A HOLIDAY problem for 700 tourists, whose flights were delayed for more than 24 hours after a series of technical problems on a Florida-bound jet, finally ended last night.

They were offered alternative flights after many refused to reboard the Excalibur DC10 plane that was at the centre of a safety scare two weeks ago.

The first 350 passengers had been due to fly from Manchester airport to Orlando, Florida, at 11am on Sunday.

The plane developed a catalogue of problems, culminating in the pilot slamming on the brakes as the jet reached top speed before take-off. The passengers refused to reboard.

As the problems developed in Manchester, another 350 British tourists checked in at Orlando for their flight home on the same jet.

The plane, which is at least 15 years old, hit the headlines two weeks ago when 91 passengers refused to board it after smoke filled the cabin.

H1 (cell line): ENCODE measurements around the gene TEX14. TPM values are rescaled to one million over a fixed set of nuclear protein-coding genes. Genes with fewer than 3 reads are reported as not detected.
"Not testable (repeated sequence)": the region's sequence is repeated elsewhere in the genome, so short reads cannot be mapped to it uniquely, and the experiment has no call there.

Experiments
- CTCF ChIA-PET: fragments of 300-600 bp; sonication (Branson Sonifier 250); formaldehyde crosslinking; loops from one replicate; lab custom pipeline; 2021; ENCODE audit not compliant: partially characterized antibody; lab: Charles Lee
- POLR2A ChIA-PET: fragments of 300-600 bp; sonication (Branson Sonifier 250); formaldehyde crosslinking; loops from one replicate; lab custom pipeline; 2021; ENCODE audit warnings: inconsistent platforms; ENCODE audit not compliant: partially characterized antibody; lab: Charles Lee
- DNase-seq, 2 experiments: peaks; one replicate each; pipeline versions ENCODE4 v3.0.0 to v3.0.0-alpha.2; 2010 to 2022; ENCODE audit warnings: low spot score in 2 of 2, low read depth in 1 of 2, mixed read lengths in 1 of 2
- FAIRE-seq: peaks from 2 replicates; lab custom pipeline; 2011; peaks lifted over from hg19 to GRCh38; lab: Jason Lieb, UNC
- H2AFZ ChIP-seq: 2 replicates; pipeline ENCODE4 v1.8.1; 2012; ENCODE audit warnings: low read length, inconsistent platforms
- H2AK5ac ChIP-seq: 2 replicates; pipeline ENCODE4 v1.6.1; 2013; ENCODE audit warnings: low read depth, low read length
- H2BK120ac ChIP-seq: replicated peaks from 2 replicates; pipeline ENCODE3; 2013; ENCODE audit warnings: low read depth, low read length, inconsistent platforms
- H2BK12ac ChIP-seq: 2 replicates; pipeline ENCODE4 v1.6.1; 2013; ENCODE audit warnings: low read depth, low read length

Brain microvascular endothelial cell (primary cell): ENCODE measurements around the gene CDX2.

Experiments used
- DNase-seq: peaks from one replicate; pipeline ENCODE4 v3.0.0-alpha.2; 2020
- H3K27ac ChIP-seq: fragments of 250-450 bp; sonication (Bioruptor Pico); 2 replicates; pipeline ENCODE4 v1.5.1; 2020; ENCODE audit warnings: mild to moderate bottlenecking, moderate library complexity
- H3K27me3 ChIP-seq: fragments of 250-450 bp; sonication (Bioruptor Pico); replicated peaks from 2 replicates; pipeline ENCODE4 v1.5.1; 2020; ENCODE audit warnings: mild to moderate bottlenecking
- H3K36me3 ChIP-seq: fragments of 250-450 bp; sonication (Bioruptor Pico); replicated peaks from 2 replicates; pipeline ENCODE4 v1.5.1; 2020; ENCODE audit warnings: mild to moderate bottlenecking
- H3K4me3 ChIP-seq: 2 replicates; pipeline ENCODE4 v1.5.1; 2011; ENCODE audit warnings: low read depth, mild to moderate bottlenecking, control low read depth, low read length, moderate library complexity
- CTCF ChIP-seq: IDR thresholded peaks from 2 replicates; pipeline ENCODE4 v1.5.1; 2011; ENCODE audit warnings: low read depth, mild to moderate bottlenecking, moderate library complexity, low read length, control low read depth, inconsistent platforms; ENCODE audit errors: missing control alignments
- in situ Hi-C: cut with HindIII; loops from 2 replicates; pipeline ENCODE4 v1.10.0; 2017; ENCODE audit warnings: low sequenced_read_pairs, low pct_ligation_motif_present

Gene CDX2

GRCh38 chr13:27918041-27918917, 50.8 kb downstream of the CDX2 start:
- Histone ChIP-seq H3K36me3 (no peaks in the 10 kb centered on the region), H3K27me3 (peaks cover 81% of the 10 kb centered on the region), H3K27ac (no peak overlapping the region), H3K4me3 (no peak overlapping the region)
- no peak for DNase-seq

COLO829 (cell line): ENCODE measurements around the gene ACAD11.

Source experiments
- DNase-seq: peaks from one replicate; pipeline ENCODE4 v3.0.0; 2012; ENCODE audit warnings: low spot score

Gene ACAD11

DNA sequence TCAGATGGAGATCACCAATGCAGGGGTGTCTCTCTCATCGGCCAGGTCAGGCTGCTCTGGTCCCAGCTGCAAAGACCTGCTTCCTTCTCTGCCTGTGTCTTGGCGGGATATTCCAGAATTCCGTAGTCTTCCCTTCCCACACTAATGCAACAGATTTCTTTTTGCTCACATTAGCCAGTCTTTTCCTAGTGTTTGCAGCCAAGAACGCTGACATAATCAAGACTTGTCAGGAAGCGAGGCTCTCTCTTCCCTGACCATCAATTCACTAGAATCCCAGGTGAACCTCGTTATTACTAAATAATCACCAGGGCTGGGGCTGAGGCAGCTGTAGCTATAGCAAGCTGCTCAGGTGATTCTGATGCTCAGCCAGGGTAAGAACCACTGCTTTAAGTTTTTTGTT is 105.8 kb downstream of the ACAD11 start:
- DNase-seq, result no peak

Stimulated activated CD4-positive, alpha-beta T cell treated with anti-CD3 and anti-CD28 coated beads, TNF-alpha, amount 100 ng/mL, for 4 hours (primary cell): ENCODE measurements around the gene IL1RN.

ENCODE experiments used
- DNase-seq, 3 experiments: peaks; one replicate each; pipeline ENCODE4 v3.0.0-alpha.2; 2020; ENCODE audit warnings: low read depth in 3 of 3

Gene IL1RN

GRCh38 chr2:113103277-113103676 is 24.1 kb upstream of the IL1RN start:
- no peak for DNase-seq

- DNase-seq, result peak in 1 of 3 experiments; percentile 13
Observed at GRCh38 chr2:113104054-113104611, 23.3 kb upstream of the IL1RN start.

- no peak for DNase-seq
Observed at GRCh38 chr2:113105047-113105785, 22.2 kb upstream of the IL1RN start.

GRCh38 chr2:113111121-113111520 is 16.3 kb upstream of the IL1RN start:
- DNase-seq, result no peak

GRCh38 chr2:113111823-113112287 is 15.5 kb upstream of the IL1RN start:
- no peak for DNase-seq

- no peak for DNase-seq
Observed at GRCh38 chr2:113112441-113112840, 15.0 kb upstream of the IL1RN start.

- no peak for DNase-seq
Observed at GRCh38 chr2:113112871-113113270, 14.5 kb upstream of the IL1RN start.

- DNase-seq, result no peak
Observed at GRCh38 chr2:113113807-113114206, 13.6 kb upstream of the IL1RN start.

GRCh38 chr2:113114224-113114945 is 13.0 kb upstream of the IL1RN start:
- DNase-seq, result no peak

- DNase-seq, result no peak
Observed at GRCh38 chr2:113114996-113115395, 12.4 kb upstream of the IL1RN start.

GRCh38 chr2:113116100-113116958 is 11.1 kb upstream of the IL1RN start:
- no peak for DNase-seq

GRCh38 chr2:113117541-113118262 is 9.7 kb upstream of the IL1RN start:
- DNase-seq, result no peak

The pilot on both occasions was Captain Hugh Jones, who was yesterday spared trying to persuade his passengers to reboard the troubled plane after Excalibur chartered a Laker Airways jet in its place.

The passengers in Manchester and Orlando spent the night in hotels before the chartered jet took off yesterday afternoon - 25 hours late.

Meanwhile, Excalibur officials said the cockpit warning light that had forced the pilot to abort take-off at the last minute was a false alarm.

Excalibur spokesman Malcolm Ginsberg said: ``Every day aircraft are delayed by minor technical problems and we seek to rectify them as quickly and expediently as possible. Every airline expects things like this and we build it into our budget.''